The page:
stock dropped Friday after a Politico report suggested that the Federal Trade Commission will file an antitrust lawsuit to prevent
‘s takeover of the videogame maker.
An article by Politico, citing three unnamed sources, said the lawsuit isn’t a certainty, but that members of the FTC staff are looking over the deal and “are skeptical of the companies’ arguments.”
Barron’s has not been able to confirm Politico’s article.
(ticker: MSFT) did not return our request for comment, while the FTC declined to comment.
A spokesman for
(ATVI) called anticompetitive effects of the deal “absurd,” noting increasing competition. He said the deal would benefit the gaming industry, and shared that the company is “committed to working with regulators” all over the world.
stock is down 4.1% to $73.47 in Friday, and has risen about 10% year to date.
The deal, valued at $69 billion and announced in January, has been top of mind for investors, drawing more attention than a recent third-quarter earnings beat. Activision reported net bookings of $1.83 billion and non-GAAP earnings per share of 68 cents. Analysts had penciled in $1.7 billion and 50 cents per share.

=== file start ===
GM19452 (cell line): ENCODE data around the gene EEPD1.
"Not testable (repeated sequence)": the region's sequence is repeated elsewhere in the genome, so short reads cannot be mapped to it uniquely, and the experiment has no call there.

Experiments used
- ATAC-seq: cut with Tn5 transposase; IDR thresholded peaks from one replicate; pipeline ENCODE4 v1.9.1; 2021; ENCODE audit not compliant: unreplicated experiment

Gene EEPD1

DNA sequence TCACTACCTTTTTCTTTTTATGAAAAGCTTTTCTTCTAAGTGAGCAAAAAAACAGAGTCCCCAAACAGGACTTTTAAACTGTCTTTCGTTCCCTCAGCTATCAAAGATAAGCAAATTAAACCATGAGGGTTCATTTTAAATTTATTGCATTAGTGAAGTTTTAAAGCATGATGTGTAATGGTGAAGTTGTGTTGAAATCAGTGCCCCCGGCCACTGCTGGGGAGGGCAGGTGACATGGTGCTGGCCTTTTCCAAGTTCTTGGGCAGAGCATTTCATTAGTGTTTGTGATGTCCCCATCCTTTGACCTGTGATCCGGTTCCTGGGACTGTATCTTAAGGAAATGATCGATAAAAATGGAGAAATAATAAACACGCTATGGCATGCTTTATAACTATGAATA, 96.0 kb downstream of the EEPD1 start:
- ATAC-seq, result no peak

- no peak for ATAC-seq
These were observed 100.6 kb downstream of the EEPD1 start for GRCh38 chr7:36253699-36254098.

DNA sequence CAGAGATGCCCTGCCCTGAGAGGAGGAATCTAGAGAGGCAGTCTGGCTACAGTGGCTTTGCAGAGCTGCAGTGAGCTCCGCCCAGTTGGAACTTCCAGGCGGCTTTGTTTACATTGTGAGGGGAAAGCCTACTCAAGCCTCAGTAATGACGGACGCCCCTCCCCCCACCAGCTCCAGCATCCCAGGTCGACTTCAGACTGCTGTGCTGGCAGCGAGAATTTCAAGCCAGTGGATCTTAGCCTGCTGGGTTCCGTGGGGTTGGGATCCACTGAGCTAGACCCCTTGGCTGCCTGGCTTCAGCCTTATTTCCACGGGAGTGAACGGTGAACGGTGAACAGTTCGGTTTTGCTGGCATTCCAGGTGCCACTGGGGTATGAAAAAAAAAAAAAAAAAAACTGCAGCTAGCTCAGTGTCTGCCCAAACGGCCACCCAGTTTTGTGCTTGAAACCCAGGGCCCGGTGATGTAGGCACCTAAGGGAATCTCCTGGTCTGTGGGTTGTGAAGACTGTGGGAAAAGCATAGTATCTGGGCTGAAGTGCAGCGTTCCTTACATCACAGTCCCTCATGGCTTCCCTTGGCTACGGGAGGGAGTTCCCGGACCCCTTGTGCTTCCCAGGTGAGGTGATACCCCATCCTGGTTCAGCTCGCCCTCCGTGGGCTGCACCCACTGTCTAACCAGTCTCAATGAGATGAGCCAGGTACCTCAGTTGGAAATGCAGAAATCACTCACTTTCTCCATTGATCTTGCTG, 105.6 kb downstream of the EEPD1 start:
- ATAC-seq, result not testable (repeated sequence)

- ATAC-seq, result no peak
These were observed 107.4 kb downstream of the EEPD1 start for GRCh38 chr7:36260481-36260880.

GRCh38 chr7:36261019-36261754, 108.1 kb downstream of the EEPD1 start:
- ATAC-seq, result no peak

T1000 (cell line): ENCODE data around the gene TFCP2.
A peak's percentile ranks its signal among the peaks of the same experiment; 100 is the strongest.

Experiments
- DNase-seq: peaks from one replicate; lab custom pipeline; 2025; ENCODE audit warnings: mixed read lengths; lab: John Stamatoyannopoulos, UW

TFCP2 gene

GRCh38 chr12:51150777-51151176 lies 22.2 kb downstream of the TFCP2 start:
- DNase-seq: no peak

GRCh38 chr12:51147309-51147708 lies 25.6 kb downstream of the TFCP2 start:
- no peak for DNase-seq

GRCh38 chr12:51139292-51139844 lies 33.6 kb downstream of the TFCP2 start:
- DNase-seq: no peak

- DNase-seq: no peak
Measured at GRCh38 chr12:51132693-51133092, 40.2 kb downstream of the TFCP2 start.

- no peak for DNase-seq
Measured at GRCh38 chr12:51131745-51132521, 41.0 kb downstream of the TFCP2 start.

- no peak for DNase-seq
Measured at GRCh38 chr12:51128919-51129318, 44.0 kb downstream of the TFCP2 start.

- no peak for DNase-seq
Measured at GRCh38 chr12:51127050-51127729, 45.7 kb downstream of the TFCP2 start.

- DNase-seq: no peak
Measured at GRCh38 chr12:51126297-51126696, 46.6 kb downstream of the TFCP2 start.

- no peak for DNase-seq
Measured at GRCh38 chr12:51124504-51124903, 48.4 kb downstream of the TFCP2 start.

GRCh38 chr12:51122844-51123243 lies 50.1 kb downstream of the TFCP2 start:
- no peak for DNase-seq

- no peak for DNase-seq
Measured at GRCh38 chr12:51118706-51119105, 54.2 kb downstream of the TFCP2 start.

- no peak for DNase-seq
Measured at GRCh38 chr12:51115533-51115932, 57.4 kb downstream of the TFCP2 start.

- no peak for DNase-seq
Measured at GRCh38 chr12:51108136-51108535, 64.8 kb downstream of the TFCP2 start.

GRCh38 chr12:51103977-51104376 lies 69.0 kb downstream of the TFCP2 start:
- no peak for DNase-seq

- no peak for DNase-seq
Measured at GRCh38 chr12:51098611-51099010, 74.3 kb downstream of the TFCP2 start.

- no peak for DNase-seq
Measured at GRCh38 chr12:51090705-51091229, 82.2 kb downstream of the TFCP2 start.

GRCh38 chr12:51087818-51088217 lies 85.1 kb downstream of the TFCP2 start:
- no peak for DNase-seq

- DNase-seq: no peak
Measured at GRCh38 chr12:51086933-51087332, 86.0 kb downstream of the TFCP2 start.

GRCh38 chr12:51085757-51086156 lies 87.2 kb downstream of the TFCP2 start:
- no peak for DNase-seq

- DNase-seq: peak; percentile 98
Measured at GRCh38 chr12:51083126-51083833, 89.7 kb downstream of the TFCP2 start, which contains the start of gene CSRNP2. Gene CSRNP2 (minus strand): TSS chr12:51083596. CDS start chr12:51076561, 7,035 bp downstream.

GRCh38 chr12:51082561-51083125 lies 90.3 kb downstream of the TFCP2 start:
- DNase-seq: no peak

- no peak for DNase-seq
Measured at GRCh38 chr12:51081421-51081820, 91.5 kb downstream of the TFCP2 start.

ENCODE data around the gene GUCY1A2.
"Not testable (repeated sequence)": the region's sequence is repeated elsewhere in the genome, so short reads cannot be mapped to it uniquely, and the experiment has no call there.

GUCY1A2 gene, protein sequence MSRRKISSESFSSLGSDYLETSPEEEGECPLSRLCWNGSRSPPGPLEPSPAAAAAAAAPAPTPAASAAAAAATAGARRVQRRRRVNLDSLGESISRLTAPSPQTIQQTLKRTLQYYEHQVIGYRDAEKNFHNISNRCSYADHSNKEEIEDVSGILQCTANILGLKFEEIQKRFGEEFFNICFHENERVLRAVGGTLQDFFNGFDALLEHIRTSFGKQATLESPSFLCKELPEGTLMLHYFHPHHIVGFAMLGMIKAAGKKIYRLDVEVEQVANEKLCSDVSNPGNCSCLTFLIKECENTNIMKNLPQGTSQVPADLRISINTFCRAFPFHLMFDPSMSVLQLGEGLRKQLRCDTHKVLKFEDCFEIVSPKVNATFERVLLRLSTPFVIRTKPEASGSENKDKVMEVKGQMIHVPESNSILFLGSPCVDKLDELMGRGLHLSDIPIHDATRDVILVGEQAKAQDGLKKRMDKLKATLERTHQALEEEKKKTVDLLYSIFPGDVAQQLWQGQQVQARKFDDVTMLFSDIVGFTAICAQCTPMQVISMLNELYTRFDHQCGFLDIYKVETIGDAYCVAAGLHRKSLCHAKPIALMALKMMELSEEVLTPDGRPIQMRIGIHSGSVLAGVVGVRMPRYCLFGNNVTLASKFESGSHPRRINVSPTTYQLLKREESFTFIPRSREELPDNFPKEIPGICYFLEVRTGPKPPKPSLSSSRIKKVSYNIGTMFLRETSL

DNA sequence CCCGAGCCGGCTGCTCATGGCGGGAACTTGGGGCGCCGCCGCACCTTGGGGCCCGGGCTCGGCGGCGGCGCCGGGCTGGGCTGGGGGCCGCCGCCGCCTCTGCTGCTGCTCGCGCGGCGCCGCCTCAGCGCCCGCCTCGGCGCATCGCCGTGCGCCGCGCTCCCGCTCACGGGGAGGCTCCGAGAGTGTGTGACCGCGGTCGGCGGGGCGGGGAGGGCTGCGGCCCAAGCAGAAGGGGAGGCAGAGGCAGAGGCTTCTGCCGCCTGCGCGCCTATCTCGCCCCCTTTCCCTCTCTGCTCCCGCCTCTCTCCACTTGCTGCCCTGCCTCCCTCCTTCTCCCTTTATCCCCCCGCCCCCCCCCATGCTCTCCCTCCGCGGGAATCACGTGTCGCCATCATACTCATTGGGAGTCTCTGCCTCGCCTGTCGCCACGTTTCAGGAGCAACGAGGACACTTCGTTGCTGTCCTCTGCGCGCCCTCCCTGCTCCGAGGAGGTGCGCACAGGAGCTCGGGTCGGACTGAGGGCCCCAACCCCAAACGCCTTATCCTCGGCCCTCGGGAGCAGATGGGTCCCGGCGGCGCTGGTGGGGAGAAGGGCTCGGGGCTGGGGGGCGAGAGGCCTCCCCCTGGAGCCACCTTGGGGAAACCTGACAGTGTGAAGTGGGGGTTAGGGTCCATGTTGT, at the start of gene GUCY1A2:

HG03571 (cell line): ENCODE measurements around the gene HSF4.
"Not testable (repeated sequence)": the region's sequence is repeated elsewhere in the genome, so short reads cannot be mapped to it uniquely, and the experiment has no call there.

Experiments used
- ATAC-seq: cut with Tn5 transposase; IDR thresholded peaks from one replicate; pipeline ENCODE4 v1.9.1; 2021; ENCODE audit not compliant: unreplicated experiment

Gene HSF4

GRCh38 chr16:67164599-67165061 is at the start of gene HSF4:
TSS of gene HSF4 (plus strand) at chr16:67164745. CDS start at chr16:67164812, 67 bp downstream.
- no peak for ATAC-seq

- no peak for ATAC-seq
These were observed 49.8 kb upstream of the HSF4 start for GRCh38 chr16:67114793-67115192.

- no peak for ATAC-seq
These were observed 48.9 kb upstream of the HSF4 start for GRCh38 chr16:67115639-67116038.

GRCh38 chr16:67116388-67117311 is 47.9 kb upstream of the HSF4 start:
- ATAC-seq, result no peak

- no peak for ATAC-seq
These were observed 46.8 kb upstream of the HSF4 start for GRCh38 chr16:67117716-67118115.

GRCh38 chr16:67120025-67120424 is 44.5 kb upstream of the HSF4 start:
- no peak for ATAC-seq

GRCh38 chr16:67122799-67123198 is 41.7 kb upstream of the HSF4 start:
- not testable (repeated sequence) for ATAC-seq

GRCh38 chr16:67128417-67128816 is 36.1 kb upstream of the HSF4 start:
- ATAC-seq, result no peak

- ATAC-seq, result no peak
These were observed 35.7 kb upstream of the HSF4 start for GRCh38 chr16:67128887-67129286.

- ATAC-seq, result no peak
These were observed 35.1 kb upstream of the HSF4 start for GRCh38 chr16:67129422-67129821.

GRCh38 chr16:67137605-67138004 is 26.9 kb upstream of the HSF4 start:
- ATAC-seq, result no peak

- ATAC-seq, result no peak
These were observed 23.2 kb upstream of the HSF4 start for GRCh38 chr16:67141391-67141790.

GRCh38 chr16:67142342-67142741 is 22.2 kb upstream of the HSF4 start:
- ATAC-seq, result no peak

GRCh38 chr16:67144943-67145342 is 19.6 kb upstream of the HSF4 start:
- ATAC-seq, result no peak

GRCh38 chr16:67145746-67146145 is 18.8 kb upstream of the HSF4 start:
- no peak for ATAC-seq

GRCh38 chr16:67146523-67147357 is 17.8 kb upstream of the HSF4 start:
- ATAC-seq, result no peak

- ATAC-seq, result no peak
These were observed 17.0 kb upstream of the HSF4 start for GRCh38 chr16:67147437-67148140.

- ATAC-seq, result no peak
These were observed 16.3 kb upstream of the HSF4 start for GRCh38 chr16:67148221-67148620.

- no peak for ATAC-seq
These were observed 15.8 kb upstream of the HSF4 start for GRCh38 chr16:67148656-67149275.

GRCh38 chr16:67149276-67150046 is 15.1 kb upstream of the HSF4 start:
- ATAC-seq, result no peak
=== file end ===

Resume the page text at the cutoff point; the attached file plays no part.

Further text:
If the deal with Microsoft goes through, Activision will no longer be a publicly traded company. Activision’s board of directors was bullish about the decision in its 2022 proxy statement, calling it “the right transaction with the right partner at the right time.”
Activision is best known for games including Call of Duty and Candy Crush. Candy Crush was developed by King, who recently passed $1 billion in annual operating income for the first time, according to the 2022 proxy statement.
Candy Crush celebrated its 10th anniversary on Nov. 14. The game has over three billion downloads, earning the title of “most downloaded casual match game of all time,” according to King.
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